So when Steve Bisbee took on Dr. Sam Shoen as a client in the case to win back control of the U-Haul company, he had to understand that it was going to be difficult. It was a case in which anything could happen, given the smoldering emotions of the contending parties.
For example, something that could not be mentioned in open court was the recent murder of Dr. Sam Shoen's beautiful Norwegian wife, Eva. She had been shot to death in their ski chalet in Telluride, Colorado, in August 1990.
Relations between the family factions were so savage that L.S. Shoen, the father, had gone on national television and pointed his finger at his own sons, Joe and Mark, and accused them of being responsible for his daughter-in-law's murder.
On October 12, 1992, L.S. Shoen appeared on Hard Copy in a segment headlined: "Father accuses two of his sons of murder." During the interview, L.S. said, "I'm convinced the murderer was someone that was close to either my son Joe or my son Mark. . . . I am convinced either one or both of them, directly or indirectly, are responsible for this."
When Joe Shoen learned what his father had said about him, he filed a libel suit. It is pending.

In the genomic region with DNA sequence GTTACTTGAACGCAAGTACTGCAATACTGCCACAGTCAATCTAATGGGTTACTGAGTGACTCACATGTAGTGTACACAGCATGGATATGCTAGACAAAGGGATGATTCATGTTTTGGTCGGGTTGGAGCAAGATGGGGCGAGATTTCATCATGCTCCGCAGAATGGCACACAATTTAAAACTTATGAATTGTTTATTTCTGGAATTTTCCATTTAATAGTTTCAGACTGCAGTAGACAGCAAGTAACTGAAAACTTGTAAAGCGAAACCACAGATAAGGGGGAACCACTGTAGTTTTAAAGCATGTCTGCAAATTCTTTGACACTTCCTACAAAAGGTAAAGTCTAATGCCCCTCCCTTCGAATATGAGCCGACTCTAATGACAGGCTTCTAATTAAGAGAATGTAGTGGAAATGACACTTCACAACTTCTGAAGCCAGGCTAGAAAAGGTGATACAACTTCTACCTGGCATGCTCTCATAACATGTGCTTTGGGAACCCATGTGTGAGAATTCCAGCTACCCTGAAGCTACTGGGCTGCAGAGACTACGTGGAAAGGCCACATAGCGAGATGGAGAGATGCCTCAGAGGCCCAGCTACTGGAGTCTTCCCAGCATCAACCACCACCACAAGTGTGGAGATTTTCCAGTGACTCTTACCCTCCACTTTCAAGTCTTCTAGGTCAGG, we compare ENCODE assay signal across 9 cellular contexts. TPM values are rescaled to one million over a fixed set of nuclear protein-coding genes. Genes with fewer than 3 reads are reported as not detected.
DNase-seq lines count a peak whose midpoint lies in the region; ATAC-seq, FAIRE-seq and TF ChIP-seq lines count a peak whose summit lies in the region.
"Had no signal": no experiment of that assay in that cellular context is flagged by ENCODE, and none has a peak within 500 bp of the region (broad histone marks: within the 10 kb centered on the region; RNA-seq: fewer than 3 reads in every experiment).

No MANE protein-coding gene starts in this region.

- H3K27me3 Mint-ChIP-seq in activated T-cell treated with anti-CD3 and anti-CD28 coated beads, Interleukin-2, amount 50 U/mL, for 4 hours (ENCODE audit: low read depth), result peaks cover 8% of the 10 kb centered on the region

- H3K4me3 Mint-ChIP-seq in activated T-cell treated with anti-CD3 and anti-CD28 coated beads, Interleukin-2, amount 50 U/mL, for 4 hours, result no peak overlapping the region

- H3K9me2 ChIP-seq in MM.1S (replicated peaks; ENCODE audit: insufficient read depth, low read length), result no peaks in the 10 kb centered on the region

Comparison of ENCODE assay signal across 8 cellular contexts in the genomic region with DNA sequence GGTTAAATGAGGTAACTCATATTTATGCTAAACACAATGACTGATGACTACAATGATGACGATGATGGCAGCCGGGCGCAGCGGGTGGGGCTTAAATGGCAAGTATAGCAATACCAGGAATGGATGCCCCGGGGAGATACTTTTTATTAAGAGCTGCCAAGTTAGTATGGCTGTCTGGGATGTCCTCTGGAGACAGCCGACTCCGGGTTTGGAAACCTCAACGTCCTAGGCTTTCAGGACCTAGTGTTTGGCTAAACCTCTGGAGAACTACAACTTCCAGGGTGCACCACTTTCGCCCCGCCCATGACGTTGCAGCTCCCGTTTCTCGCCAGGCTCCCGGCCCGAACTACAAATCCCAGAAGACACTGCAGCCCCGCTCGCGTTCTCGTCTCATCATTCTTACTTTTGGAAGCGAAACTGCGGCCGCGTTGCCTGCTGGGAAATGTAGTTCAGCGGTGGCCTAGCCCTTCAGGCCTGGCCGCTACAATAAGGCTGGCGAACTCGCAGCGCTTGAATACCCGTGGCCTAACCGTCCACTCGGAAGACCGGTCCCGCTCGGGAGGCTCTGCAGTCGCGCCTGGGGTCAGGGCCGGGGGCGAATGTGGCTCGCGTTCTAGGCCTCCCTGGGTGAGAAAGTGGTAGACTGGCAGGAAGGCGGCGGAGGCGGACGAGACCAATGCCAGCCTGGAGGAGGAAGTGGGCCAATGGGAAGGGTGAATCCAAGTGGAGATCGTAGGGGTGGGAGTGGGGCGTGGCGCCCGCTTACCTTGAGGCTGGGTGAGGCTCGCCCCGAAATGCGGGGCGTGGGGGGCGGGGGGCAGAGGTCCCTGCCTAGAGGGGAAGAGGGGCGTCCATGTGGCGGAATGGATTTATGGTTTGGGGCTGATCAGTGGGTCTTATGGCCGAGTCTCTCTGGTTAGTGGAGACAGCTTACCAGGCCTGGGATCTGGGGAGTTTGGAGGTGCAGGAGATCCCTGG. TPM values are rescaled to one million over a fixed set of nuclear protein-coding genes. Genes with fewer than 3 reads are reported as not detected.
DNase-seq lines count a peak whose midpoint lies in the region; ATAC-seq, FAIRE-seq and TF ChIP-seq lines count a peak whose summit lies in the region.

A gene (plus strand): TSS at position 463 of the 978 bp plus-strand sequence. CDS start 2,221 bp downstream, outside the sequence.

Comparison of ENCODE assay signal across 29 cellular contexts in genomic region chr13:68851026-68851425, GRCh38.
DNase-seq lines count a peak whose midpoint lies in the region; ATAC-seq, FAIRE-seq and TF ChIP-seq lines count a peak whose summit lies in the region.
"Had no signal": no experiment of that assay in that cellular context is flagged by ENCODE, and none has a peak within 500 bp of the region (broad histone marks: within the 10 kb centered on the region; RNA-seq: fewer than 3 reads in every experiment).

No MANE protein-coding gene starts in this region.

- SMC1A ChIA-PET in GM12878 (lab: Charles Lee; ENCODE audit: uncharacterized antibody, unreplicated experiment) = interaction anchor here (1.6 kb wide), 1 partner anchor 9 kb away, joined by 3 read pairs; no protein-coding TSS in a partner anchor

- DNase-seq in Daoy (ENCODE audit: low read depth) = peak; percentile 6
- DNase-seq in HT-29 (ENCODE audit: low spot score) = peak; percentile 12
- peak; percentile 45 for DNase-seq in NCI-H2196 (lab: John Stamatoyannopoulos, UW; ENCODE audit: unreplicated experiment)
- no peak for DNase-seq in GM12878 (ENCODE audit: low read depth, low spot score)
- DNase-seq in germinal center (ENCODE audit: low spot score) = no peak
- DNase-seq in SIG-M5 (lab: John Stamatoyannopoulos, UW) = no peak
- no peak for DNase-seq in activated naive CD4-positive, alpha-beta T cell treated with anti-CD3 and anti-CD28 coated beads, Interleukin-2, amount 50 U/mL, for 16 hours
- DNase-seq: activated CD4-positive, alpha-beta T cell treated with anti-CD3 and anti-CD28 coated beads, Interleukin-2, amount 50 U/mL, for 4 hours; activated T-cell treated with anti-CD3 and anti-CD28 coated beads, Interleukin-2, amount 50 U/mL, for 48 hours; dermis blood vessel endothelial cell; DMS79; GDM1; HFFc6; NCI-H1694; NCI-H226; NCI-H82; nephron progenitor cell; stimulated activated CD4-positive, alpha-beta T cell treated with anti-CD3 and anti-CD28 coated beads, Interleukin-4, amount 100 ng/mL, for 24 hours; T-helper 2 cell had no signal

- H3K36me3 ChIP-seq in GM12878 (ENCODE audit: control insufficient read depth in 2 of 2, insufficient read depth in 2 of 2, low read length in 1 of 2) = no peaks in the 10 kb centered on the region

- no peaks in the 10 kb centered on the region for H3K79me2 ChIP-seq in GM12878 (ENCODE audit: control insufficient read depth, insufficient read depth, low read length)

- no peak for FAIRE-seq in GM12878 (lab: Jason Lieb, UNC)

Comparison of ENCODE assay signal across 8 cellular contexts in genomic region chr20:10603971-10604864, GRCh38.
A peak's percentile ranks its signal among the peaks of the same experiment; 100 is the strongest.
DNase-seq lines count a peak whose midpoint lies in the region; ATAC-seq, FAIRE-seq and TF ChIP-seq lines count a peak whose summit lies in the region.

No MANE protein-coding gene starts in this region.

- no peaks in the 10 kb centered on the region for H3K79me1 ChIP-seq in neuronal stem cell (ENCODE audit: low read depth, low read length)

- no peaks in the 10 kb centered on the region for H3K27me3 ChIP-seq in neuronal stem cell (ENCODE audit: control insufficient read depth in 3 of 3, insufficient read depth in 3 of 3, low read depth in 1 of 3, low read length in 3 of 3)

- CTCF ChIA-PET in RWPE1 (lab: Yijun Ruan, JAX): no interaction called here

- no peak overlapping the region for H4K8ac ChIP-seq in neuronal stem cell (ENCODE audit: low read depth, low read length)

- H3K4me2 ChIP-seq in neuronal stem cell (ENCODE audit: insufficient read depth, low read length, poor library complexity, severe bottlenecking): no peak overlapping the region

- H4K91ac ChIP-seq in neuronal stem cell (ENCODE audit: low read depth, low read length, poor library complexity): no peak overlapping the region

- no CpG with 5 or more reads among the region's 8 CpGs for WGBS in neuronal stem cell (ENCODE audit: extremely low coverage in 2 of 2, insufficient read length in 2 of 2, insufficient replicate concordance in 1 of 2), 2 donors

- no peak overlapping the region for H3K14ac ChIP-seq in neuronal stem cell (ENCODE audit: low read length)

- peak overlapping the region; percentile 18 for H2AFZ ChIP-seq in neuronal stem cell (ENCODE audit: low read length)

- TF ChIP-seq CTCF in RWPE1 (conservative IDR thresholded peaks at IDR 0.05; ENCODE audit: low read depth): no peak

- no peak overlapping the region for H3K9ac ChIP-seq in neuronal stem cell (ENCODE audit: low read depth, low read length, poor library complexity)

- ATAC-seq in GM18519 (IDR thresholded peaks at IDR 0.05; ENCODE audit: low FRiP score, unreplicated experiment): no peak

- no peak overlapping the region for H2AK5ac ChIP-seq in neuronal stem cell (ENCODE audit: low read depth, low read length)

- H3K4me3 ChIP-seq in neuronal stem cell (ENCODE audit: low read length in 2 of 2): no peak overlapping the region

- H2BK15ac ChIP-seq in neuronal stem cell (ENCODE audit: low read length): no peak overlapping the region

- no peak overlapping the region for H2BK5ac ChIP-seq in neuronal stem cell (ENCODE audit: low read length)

This is the situation Steve Bisbee entered when he undertook to represent Sam Shoen in the lawsuit against his brothers Joe and Mark in Superior Court before Judge Thomas Dunevant III in September of this year. He understood going in that nothing about it would be easy.
Some lawyers have a persistent dream. They spend many of their waking moments fantasizing about the one big case of their careers. They chase after it like Captain Ahab pursued the white whale. Privately, they wonder about themselves and how they will perform when the legal stakes reach the highest point.
These thoughts occur to every lawyer despite his or her level of skill. Even the most naturally gifted worry if they will pass the ultimate test.
The questions are universal. Will I be fully and properly prepared? Will I have the energy? Can I muster a courtroom presence that will convince both judge and jury my client's cause is just? What if I somehow crumble under pressure?
Add to this one more element and you have a heart-stopping melodrama. And Shoen v. Shoen had it.
Steve Bisbee, 46, with a wife and two kids depending upon him, passed his test.
Let Bisbee tell you what happened to him and his family:
"My role as a lawyer in the trial was to make sure that Dr. Sam Shoen's testimony came across forcefully to the jury. He had been head of the U-Haul company and had worked alongside his father for years. He had the insight and ability to explain to the jury what his brothers had done to usurp the company.
"He was on the stand for several days, and his testimony was superb. It was every bit as vital as the testimony given by his father, who had founded the company.
"My wife, Mari, was present in the courtroom during Dr. Sam's testimony. She left during the noon break to go to our home on McCormick Ranch in Scottsdale.